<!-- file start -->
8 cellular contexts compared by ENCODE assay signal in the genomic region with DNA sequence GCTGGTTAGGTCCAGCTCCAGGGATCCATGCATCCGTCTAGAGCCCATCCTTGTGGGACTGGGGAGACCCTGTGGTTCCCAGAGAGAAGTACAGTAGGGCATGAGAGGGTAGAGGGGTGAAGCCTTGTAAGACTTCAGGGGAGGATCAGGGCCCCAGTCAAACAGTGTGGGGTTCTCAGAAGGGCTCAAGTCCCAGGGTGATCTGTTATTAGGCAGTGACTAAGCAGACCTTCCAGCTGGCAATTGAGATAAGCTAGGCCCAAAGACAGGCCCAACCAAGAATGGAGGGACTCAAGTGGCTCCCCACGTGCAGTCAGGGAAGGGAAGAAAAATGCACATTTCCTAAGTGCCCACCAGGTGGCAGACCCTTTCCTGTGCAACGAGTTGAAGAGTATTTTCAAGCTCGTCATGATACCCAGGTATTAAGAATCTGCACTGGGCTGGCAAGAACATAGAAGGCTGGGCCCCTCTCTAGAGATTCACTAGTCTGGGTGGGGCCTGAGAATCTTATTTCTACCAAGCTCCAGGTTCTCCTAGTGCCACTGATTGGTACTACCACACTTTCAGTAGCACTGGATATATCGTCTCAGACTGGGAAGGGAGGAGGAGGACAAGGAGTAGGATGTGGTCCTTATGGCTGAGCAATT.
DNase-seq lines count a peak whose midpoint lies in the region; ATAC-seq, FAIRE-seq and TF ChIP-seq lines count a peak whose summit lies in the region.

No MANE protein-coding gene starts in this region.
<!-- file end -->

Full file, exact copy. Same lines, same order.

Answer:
8 cellular contexts compared by ENCODE assay signal in the genomic region with DNA sequence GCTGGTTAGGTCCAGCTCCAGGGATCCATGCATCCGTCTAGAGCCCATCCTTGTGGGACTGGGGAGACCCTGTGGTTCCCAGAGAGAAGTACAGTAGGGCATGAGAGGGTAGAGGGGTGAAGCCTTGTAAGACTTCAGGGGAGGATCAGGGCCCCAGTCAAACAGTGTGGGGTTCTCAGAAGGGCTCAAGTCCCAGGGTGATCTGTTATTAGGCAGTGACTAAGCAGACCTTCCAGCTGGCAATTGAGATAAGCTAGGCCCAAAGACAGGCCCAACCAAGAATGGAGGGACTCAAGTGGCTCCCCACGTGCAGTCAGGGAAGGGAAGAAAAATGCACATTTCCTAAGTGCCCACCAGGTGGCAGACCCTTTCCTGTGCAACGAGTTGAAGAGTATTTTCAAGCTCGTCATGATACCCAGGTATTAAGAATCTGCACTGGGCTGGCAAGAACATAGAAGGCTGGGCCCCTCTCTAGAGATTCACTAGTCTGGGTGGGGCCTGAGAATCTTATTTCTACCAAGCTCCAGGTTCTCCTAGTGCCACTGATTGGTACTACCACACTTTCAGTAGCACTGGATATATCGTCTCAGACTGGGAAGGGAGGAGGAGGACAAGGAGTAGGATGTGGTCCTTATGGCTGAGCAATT.
DNase-seq lines count a peak whose midpoint lies in the region; ATAC-seq, FAIRE-seq and TF ChIP-seq lines count a peak whose summit lies in the region.

No MANE protein-coding gene starts in this region.